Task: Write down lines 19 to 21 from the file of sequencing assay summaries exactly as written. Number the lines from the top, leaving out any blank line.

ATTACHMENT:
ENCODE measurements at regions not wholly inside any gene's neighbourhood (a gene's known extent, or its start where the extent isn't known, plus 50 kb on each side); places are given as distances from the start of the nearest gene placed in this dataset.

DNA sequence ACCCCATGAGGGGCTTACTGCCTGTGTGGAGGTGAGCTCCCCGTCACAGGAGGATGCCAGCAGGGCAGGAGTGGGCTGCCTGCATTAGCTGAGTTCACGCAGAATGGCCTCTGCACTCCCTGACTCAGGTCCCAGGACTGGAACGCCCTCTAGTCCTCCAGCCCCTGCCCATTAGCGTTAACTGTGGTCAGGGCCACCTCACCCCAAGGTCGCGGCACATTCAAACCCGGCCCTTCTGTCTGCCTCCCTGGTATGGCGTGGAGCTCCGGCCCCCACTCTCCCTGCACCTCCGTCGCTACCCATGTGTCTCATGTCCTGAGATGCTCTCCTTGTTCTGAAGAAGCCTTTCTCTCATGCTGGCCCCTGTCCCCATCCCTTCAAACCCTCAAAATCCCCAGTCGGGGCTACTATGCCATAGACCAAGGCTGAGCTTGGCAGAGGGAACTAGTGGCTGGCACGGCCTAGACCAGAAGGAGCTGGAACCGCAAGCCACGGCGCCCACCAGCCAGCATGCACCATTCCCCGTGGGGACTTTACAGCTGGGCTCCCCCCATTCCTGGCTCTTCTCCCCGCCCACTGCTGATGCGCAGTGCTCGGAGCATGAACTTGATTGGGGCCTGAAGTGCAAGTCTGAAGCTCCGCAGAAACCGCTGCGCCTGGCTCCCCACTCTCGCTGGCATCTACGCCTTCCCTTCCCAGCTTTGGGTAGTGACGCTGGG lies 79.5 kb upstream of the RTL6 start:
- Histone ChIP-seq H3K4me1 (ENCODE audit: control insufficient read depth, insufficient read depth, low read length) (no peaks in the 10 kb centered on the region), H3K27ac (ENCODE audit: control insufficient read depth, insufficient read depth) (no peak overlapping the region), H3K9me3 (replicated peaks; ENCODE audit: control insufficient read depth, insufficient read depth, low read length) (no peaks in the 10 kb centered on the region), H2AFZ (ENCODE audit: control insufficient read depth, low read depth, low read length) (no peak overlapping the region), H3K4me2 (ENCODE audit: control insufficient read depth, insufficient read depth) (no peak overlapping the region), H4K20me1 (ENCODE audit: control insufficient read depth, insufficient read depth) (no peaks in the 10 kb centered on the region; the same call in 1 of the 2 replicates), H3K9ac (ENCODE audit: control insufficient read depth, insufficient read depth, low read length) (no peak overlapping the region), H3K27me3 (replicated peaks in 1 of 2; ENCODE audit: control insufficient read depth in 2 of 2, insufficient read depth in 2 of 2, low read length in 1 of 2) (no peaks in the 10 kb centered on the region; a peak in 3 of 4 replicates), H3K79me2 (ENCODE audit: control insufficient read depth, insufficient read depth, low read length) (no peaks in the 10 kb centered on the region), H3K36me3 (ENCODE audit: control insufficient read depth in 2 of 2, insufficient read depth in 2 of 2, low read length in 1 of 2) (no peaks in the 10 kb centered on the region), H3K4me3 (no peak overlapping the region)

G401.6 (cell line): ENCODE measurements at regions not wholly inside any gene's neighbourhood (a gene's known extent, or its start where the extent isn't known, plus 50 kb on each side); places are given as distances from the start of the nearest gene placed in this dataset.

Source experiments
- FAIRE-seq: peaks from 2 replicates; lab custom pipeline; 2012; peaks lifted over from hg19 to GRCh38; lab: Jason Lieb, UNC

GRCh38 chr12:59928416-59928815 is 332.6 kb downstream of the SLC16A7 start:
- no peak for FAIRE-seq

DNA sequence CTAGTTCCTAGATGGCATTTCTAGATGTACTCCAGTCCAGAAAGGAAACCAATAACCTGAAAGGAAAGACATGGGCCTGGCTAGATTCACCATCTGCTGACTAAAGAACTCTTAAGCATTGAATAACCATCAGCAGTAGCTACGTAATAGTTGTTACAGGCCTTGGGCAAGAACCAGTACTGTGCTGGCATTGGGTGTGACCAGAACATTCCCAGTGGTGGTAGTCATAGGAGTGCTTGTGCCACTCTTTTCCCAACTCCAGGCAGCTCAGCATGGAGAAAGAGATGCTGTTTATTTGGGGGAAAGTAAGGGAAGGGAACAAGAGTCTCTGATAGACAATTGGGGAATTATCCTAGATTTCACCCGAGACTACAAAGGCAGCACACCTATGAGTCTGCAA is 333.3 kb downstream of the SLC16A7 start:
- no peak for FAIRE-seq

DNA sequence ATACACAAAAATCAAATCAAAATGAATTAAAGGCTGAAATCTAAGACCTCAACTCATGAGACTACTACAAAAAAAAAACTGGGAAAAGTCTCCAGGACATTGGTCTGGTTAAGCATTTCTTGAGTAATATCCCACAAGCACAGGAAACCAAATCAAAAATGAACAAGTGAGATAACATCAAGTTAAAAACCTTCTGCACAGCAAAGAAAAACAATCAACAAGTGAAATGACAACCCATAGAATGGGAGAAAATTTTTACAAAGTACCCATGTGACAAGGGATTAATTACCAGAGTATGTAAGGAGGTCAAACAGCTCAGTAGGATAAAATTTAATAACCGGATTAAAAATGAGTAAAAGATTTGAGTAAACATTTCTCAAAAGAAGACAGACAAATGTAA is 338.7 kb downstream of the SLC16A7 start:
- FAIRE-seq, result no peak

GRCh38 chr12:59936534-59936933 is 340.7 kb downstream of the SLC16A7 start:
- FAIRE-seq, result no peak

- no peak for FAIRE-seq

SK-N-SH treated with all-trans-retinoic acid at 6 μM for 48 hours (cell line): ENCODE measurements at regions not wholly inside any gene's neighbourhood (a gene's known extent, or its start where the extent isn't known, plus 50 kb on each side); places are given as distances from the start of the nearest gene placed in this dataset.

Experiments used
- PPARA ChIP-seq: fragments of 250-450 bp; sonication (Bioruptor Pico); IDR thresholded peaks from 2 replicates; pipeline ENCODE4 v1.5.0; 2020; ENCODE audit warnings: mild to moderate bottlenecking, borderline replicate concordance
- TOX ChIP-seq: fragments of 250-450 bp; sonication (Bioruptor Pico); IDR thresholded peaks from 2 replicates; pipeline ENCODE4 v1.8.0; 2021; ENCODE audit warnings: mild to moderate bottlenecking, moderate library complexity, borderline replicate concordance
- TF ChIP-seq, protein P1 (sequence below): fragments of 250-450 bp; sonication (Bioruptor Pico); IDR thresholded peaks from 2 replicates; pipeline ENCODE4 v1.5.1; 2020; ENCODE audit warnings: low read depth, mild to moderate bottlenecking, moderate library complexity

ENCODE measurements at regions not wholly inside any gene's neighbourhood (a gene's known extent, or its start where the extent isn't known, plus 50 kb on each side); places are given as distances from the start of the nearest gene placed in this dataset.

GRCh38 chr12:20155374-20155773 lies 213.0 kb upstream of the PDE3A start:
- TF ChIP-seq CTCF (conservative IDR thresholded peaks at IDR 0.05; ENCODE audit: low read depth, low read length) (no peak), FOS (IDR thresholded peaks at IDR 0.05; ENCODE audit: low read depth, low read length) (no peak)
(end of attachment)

- TOX ChIP-seq: fragments of 250-450 bp; sonication (Bioruptor Pico); IDR thresholded peaks from 2 replicates; pipeline ENCODE4 v1.8.0; 2021; ENCODE audit warnings: mild to moderate bottlenecking, moderate library complexity, borderline replicate concordance
- TF ChIP-seq, protein P1 (sequence below): fragments of 250-450 bp; sonication (Bioruptor Pico); IDR thresholded peaks from 2 replicates; pipeline ENCODE4 v1.5.1; 2020; ENCODE audit warnings: low read depth, mild to moderate bottlenecking, moderate library complexity

ENCODE measurements at regions not wholly inside any gene's neighbourhood (a gene's known extent, or its start where the extent isn't known, plus 50 kb on each side); places are given as distances from the start of the nearest gene placed in this dataset.